According to National Geographic, when Katie was hospitalized in March 2014, she was taken straight to a hospital in Oxford, Mississippi, with intracranial injuries.

Shortly after, she was transferred to Memphis, Tennessee, where doctors stabilized her.

They inserted a tracheostomy, stabilized her jaw and cheekbones, sewed her eyelids shut so her corneas could heal, and patched up a torn brain membrane.

Over the next two weeks they opened her skull up to stem bleeding on her brain, used skin grafts to close open wounds on her face.

However, her wounds would not stay shut because the skin grafts kept failing, so they recommended transferring her to Cleveland Clinic, which is a world leader in intracranial trauma.

As surgeons raced to save her and patch up her external and internal wounds, they mentioned the term ‘face transplant’ to Katie’s family. They had never heard of it before.

The doctors explained that Katie was young, and at the time not stable enough to undergo such an operation, but that Cleveland may be able to help them.

On May 2, 2014, she was transferred to Ohio. First thing,they repaired her bone structure, including her nose, nasal passage and jaw,

The next two years were a whirlwind of operations, with Katie being ferried in and out of hospital, rehab and the Ronald McDonald house where her family was staying to be near her.

Eventually, at the end of 2015, she was declared stable.  

Katie exercising with physical therapists Becky Vano and Nicole Bliss to boost strength in her legs three weeks after surgery

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Donor: Katie received the face of Adrea Schneider (pictured), a mother-of-one who died of a drug overdose at 31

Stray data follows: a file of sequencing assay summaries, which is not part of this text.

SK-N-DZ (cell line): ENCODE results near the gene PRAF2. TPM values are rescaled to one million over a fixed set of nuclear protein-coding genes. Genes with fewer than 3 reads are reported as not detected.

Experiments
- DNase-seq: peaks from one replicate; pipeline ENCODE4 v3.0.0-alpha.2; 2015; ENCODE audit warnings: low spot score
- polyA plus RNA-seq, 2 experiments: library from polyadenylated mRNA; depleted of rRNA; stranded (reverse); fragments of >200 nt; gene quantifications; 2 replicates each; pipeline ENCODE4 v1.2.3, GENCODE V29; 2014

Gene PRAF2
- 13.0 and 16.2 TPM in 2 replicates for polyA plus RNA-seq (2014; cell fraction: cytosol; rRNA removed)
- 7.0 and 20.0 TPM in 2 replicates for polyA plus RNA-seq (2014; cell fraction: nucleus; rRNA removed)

Katie was on the transplant list from March 2016.

Finally, in May 2017, a donor emerged.

She has received the face of Adrea Schneider, a mother-of-one who died of a drug overdose at 31, according to National Geographic.

Adrea’s grandmother Sandra had to adopt her at 11 years old due to her mother’s drug addiction. Adrea’s mother died two years later.

Though Adrea was a registered organ donor, Sandra had to approve the use of her extremities. 

Adrea’s 15-year-old son knows that his mother has saved the lives of seven people thanks to organ donation, but he still doesn’t know her face was used, National Geographic says.

Katie will not look like Adrea, because the face molds to her body.

Nonetheless, such a transformation is a psychological ordeal that defies our entire understanding of our sense of self.

Katie was given hours of therapy and psychological screening to ensure she was ready for such a step.

Then, on May 4, 2017, she went in for the operation. 


The surgery involved 11 surgeons and virtual reality techniques, spanning overnight. 

Before going into the operating theater, they 3D-printed a lower jaw that would account for 90 percent of the final result. The new version is modeled on a scan of her older sister’s jaw. 

Then they went in. 

For the operation, the surgeons had to replace her scalp, nose, upper cheeks, upper jaw, half of her lower jaw, forehead, eyelids, eye sockets, muscles, skin and most of her facial nerves.

This involved connecting the blood vessels of Adrea’s face to Katie’s face, so allow bloodflow into the face. 

Family love: Katie’s parents Alesia and Robb (pictured) have been by her side through her recovery in Cleveland, Ohio


Katie was discharged on August 1, 2017.

She is now on a cocktail of immunosuppressant drugs as she continues therapy to re-learn how to walk, move, speak, and read Braille.  

‘[Katie’s parents] were heartbroken and shocked at what happened, but they have embraced it,’ said photographer Maggie Steber, who has shadowed Katie and her family for two-and-a-half years, every waking moment of every day. 

‘They are warriors. They’re like eagles who are protecting a young bird. And now Katie has a mission in her life. She can try to save other young lives.’ 

As for Katie, she hopes to go back to school online, heading towards qualifying as a counselor. Ultimately, she says, she would like to work with other suicide survivors. 

  • For confidential help, call the National Suicide Prevention Lifeline at 1-800-273-8255 or click here
  • For confidential support on suicide matters in the UK, call the Samaritans on 08457 90 90 90, visit a local Samaritans branch or click here
  • For confidential support in Australia, please call Lifeline on 13 11 14 or click here